Category Archives: Identification

Emunah Czernowitz – “Heimkehr” Essays jüdischer Denker

Another of the Jewish fraternities was “Emunah”.  On June 3, 1903, the Jewish National Academic Reading Society was “thrown open,” with the club colors gold-violet-gold. “Emunah” was highly active in the field of Zionism – a  characteristic for all the Jewish fraternities –  and also set up a library open to the public. Furthermore, “Emunahs” intellectual athmosphere culminated in publishing several books. To mention is especially “Heimkehr. Essays jüdischer Denker”  with a preface by Leon Kellner. (Homecoming. Essays of Jewish Thinkers). This anthology contains contributions by notable Jewish authors like Balaban Majer, Nathan Birnbaum (who coined the term “Zionism”), Max Rosenfeld, Salomon Schiller and Leon Kellner. It came out 1912 and is now available online via the university library of Frankfurt: http://sammlungen.ub.uni-frankfurt.de/freimann/content/titleinfo/936863

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JNAV Heatid Czernowitz

Hi all, i am currently worlking on a Research paper on Czernowitz Jewish academic fraternities. With “Hasmonäa”, founded 1891 by members of the Viennese “Kadimah”, this new type of Jewish academic fraternity appeared in Czernowitz and found successors throughout the German-speaking Universities. The Jewish academic fraternities were modeled after the traditional type of “Studentenverbindung”, that existed in Czernowitz from 1875-1938/40. The members of the various “frats” distinguished themselves by wearing ribbons and caps showing the club colors of their fraternity. In the Romanian period the University organisation was changed to the “college System” and members of the fraternities were issued membership cards. here i have got one issued by JNAV “Heatid” for Josef Stark in 1922. “Heatid” came into being in 1918/19 and existed until 1936. Its club colors used to be green-silver-black shown in the ribbons with white caps. Any further information on “Heatid”, Josef Stark or any of the Czernowitz fraternities – especially photographs – would be highly appreciated. Thank You!Heatid_Cz0001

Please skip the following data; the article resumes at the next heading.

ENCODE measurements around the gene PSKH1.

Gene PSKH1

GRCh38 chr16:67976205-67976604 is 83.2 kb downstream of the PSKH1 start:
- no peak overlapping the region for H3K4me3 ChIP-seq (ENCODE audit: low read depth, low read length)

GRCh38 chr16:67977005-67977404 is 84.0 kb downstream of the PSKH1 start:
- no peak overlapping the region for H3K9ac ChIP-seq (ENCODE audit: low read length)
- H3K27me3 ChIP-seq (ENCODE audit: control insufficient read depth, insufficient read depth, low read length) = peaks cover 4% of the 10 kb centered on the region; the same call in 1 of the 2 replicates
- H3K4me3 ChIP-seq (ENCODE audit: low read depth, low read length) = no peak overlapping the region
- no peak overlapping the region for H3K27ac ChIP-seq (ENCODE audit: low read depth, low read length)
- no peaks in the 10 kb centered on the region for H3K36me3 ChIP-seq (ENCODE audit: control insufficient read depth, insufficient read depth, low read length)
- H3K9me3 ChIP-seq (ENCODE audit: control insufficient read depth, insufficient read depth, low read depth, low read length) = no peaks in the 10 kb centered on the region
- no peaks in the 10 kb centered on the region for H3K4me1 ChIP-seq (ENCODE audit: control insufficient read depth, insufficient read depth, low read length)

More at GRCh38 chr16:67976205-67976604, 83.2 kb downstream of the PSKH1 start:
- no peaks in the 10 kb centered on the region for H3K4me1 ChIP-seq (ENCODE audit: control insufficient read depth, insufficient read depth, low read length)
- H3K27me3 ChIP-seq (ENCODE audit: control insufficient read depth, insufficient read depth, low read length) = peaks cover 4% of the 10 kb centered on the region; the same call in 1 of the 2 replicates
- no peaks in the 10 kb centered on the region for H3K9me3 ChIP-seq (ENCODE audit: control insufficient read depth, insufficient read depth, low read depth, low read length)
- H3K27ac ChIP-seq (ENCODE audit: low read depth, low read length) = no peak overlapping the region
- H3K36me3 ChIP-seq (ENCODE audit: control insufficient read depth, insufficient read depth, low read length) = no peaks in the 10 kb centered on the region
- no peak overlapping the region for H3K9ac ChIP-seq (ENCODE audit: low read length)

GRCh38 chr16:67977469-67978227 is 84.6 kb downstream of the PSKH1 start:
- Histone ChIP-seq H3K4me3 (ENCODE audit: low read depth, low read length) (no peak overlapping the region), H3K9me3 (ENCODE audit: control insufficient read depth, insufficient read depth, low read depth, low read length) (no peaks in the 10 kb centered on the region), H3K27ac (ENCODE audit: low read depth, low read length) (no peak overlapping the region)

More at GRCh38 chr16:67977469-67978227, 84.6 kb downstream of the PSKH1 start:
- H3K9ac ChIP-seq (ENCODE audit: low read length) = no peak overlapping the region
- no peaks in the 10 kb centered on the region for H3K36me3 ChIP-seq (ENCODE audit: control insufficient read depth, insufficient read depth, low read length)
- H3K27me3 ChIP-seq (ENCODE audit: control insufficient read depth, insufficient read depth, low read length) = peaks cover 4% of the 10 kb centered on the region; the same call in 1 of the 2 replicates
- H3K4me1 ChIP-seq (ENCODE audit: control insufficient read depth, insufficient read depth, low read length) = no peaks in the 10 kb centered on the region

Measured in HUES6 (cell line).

Death Certificates Issued by the Czernowitz Jewish Hospital for the Year 1915

http://hauster.de/data/DeathCertificatesIndex.pdf
http://hauster.de/data/DeathCertificatesP.pdf
https://onedrive.live.com/redir?resid=68987ECBE0F5AAFC!36965&authkey=!APjY6IZK26Ojg8Q&ithint=folder%2cjpg

Excerpt from the article “On the history of the Jews in Czernowitz” by Prof. Dr. Herman Sternberg: “During the war years, Czernowitz could hardly be recognized. People frightened and weighed down with troubles, hurried like shadows through the streets. Military uniforms dominated the cityscape. Officers and tired soldiers were on their way to or from the railroad station. The station building, heated in winter had become a dormitory. Soldiers slept on the floor pressed closely together, leaving no space free. Anyone seeking the entrance had to step over them. The closer the war came to its end, the greater became the lack of food and other necessities. The most difficult articles to obtain were fuel and foot wear. Prices rose from day to day. The greatly reduced Jewish population suffered indescribable difficulties. Intellectual life had died completely. After the fall of darkness, all traffic ceased because the street lights didn’t work. Families generally restricted themselves to one room, dimly lit with an oil lamp. The only topic of conversation was the war and its consequences.”